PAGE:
When the G8 summit was held in Georgia last July, some locals assumed it was about the new G8 Gulfstream aircraft, rather than a meeting of world leaders. This is perhaps understandable given that Gulfstream Aerospace, a General Dynamics company legendary for producing the most technologically advanced business jets in the world, has its base in Savannah.

And more than likely some of the politicos arrived for the summit in Gulfstream jets. In fact, so many of the aircraft fly into Savannah/Hilton Head Airport from the Far East, Europe and the Middle East for maintenance checks, the domestic-only airport has been given an international designation.


Without a doubt, Gulfstream is in a class by itself. It is a two-time recipient of the Robert J Collier Trophy – the most prestigious award given by the National Aeronautic Association – largely for the safety record, aesthetic design, well-appointed interior, signature windows and innovative technological systems of its aircraft.

Top ranking clients


Gulfstream executives won’t reveal who their customers are, but it is known that NetJets, the fractional aircraft ownership entity owned by financial guru Warren Buffett and his Berkshire Hathaway group, have custody of Gulfstream aircraft. In addition, US government agencies such as the National Oceanic Atmospheric Administration (NOAA) use Gulfstream GIVs for tracking hurricanes.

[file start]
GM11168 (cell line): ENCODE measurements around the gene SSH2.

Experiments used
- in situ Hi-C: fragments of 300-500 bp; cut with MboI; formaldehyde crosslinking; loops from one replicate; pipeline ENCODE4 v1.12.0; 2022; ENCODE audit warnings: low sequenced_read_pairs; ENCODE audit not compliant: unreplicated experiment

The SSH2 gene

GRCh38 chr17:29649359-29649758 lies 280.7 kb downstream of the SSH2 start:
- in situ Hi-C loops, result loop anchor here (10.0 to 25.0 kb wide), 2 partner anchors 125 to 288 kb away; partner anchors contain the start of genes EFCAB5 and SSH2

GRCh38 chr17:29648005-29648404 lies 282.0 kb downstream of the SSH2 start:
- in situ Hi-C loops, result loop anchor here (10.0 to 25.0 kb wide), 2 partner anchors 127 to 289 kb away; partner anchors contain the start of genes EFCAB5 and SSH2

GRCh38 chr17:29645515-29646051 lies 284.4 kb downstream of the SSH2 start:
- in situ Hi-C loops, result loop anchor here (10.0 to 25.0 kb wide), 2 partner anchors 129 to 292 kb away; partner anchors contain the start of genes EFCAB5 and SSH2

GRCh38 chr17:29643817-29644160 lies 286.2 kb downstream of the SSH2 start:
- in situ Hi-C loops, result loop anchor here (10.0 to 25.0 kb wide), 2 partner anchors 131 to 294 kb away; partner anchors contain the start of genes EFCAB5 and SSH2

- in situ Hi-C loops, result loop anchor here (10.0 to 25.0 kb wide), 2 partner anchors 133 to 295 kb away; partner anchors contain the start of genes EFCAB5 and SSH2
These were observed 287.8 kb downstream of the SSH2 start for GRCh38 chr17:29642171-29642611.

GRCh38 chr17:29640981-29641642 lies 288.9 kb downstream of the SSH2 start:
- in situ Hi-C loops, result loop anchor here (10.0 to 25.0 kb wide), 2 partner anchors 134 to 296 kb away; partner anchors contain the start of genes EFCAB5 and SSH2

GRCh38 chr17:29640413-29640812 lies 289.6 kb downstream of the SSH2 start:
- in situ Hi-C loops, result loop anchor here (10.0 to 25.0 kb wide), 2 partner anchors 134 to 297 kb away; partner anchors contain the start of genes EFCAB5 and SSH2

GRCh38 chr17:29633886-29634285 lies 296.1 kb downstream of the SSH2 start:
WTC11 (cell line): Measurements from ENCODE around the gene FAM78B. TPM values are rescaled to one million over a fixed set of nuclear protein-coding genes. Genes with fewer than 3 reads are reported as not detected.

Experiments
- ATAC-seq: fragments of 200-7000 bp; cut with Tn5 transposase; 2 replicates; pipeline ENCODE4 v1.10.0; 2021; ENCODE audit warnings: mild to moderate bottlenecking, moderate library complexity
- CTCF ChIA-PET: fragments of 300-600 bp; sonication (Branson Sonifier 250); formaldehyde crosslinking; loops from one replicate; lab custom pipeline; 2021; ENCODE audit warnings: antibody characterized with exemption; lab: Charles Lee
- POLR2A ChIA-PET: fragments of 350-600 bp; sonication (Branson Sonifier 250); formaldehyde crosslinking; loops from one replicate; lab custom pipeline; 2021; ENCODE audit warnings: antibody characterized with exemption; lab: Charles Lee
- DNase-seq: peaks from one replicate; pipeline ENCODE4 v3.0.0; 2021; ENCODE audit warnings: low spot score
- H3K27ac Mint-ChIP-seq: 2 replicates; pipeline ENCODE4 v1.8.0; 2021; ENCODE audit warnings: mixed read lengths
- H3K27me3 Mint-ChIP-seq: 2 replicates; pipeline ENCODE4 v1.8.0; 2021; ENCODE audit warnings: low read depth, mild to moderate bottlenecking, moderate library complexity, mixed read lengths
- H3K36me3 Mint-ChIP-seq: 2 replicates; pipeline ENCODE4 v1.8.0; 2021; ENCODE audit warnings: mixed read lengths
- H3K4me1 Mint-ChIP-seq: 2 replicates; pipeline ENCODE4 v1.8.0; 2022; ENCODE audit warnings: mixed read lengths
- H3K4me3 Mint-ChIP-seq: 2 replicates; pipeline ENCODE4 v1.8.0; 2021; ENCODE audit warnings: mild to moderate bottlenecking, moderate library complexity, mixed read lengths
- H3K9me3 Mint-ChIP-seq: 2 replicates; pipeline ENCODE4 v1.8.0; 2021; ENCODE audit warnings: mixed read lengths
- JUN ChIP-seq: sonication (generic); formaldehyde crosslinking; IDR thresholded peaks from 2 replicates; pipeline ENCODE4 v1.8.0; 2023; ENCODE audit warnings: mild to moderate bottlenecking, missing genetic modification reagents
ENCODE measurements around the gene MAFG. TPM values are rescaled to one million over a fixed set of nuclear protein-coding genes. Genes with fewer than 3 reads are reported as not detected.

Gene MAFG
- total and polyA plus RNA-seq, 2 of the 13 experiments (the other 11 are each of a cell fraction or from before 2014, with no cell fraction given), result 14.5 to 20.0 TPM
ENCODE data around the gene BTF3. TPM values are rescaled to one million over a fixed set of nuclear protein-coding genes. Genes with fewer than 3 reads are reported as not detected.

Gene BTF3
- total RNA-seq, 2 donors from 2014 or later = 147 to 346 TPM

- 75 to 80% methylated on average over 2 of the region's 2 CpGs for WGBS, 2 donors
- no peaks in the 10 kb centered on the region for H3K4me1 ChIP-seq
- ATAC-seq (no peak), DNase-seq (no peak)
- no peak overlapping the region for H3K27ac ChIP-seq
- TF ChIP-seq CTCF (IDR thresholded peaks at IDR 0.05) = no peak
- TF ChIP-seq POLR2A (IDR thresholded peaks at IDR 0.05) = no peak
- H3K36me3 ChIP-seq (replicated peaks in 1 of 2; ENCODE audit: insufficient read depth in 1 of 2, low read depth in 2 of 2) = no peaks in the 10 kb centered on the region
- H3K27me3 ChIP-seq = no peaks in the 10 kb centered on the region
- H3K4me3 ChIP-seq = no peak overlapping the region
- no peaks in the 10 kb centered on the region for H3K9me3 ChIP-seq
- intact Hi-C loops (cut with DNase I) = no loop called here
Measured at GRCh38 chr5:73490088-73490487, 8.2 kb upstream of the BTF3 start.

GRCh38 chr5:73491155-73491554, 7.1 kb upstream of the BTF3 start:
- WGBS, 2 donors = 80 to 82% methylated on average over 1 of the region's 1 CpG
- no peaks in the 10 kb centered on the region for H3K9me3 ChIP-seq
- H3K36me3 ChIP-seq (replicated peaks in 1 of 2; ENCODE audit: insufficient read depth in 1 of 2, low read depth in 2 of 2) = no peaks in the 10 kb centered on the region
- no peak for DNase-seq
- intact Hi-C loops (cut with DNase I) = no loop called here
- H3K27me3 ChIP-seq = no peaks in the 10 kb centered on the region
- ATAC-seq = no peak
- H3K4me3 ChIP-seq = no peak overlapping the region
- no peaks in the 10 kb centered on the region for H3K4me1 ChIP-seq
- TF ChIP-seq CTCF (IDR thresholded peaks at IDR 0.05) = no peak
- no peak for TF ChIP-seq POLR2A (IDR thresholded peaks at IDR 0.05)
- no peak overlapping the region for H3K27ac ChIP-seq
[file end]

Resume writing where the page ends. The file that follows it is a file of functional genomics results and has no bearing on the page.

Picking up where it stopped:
In recent years the company has produced 50-55 aircraft a year. When the economy is booming, that figure climbs to almost 80. The company’s latest success is its Gulfstream G450, a huge upgrade of its best-selling GIV/GIV-SP/G400. This aircraft incorporates the most advanced avionics, cockpit displays, aircraft systems, aerodynamic enhancements and flight safety features.

And on the drawing board is the G550, which recently received its third Federal Aviation Administration (FAA) Supplemental Type Certificate (STC). The STC opens the door for Gulfstream to begin unlimited installation of its new ultra-high-speed Broad Band Multi-Link™ (BBML) data systems on customer aircraft.

The G550 is being conceived to fly as high as 51,000 feet at speeds up to Mach .885 and across distances up to 6750 nautical miles. On a test run in March, the jet flew from Honolulu to Sydney in less than 9.5 hours, establishing a new record.

Other top-notch technology being outfitted in Gulfstream aircraft is the Enhanced Vision System (EVS), which allows pilots to ‘see’ down to an altitude of 100 feet above the runway’s touchdown zone. More than 100 Gulfstream aircraft have been retro-fitted with EVS, which will become standard equipment in the long-range G450 and G550.

Location, location...

Gulfstream counts as one of its advantages its location since 1967 in the stunning but somewhat sleepy southern town better known for the films Forrest Gump and Midnight in the Garden of Good and Evil.

“Not only are we located next to an airfield, but Gulfstream is within six miles of one of the largest naval-controlled air space test areas on the east coast,” says spokesman Robert N Baugniet. “Within five minutes we are in a stretch of controlled airspace where we can fly from 50,000-plus feet altitude to ground zero and fly about 100 miles out from the coast and 500 miles north and south. We can fly through clouds and find bad weather, and do everything we need.”